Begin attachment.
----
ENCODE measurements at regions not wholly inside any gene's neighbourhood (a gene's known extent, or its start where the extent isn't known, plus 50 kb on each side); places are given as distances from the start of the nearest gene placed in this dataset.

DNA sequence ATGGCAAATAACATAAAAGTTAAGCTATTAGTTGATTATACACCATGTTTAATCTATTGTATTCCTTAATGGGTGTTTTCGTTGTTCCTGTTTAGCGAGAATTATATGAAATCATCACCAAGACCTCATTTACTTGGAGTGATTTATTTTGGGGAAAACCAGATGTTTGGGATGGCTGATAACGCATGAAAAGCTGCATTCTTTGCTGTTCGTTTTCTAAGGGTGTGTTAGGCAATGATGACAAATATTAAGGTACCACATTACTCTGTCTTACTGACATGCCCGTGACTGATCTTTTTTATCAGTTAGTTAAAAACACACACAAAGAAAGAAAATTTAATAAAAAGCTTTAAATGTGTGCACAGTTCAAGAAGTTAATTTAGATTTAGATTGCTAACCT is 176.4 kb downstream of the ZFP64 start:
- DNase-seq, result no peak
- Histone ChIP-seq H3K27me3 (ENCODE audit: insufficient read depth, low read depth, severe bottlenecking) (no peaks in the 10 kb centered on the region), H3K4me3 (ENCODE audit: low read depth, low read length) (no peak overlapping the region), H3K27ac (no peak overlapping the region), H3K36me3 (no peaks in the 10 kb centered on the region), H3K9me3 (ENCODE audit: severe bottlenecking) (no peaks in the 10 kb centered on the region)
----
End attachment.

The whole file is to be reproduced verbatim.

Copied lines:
ENCODE measurements at regions not wholly inside any gene's neighbourhood (a gene's known extent, or its start where the extent isn't known, plus 50 kb on each side); places are given as distances from the start of the nearest gene placed in this dataset.

DNA sequence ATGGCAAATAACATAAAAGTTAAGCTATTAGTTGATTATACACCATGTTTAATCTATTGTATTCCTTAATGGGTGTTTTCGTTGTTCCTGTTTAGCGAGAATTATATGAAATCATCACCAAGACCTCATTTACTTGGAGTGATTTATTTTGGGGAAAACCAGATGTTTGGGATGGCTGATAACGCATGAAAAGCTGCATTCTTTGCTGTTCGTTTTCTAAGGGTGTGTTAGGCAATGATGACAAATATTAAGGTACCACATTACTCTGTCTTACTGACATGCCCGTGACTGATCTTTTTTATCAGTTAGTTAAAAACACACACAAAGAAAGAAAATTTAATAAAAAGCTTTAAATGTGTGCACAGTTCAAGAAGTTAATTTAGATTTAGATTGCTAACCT is 176.4 kb downstream of the ZFP64 start:
- DNase-seq, result no peak
- Histone ChIP-seq H3K27me3 (ENCODE audit: insufficient read depth, low read depth, severe bottlenecking) (no peaks in the 10 kb centered on the region), H3K4me3 (ENCODE audit: low read depth, low read length) (no peak overlapping the region), H3K27ac (no peak overlapping the region), H3K36me3 (no peaks in the 10 kb centered on the region), H3K9me3 (ENCODE audit: severe bottlenecking) (no peaks in the 10 kb centered on the region)